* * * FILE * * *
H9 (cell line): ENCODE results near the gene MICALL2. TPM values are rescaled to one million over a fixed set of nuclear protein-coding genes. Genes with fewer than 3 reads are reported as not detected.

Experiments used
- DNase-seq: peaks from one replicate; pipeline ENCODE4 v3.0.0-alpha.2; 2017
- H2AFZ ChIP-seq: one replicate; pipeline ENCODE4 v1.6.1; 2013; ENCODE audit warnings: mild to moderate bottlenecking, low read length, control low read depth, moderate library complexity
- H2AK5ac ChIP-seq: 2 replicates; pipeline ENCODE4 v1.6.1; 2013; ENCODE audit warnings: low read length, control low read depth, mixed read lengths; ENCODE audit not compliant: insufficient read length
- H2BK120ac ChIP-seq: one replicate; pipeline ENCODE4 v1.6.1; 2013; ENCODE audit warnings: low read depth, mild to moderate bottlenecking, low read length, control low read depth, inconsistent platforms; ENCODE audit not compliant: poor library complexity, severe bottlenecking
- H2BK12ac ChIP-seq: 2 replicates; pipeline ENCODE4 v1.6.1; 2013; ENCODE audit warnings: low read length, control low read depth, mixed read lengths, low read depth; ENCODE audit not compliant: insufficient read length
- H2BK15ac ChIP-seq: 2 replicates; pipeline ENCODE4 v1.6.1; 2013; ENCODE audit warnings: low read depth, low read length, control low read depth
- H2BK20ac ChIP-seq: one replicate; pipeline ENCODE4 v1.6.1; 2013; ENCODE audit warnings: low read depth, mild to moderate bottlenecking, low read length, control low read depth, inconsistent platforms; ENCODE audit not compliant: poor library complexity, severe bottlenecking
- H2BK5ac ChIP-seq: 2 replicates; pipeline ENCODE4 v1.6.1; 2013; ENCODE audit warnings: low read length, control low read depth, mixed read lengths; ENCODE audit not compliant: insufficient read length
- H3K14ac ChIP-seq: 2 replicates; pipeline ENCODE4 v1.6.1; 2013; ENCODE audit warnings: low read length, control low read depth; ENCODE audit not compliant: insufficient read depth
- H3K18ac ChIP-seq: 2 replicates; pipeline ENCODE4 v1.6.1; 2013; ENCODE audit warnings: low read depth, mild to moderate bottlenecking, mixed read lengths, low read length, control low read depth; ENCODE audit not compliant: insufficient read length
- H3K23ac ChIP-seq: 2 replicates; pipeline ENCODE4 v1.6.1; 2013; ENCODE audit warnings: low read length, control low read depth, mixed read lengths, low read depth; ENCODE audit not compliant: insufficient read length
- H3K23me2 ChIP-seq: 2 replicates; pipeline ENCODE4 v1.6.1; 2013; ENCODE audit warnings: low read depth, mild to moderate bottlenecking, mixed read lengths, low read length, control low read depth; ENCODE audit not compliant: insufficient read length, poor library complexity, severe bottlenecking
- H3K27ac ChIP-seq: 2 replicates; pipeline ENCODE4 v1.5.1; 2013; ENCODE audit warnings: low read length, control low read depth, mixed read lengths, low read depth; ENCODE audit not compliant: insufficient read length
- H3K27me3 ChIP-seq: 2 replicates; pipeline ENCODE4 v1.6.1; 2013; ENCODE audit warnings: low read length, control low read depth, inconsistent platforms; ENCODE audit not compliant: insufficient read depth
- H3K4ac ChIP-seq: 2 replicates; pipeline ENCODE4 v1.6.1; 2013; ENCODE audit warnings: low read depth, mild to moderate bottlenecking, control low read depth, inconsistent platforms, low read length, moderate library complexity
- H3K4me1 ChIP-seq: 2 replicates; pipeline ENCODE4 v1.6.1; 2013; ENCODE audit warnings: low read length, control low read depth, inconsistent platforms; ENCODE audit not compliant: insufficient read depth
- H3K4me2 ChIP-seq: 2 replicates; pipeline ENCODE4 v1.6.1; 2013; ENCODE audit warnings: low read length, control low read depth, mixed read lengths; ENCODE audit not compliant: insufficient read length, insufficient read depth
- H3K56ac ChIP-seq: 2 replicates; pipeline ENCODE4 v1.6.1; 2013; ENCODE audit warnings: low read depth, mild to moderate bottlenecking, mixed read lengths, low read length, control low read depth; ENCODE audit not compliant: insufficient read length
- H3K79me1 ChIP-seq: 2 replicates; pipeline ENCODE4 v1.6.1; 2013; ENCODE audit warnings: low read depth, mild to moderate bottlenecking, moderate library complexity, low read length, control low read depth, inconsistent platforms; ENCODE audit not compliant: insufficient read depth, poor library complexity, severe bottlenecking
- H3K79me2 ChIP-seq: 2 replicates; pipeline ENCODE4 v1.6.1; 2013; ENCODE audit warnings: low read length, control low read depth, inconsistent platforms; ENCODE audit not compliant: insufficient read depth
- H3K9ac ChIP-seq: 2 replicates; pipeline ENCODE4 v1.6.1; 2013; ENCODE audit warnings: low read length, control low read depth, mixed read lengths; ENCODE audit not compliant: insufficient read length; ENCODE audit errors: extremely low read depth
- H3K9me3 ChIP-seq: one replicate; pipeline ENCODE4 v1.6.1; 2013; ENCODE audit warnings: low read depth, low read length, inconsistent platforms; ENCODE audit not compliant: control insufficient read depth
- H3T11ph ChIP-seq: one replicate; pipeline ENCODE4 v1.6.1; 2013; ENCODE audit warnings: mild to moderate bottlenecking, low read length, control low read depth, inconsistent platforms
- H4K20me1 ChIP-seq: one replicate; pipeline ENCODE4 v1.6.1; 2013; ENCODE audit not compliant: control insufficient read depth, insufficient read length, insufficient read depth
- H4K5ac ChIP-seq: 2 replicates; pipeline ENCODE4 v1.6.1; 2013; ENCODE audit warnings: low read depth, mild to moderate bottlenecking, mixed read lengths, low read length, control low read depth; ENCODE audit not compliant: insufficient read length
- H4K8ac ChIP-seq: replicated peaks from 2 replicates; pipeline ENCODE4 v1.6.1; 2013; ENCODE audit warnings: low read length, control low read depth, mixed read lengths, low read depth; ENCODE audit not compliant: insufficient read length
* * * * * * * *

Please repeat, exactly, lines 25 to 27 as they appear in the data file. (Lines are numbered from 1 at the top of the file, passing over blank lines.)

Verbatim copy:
- H3T11ph ChIP-seq: one replicate; pipeline ENCODE4 v1.6.1; 2013; ENCODE audit warnings: mild to moderate bottlenecking, low read length, control low read depth, inconsistent platforms
- H4K20me1 ChIP-seq: one replicate; pipeline ENCODE4 v1.6.1; 2013; ENCODE audit not compliant: control insufficient read depth, insufficient read length, insufficient read depth
- H4K5ac ChIP-seq: 2 replicates; pipeline ENCODE4 v1.6.1; 2013; ENCODE audit warnings: low read depth, mild to moderate bottlenecking, mixed read lengths, low read length, control low read depth; ENCODE audit not compliant: insufficient read length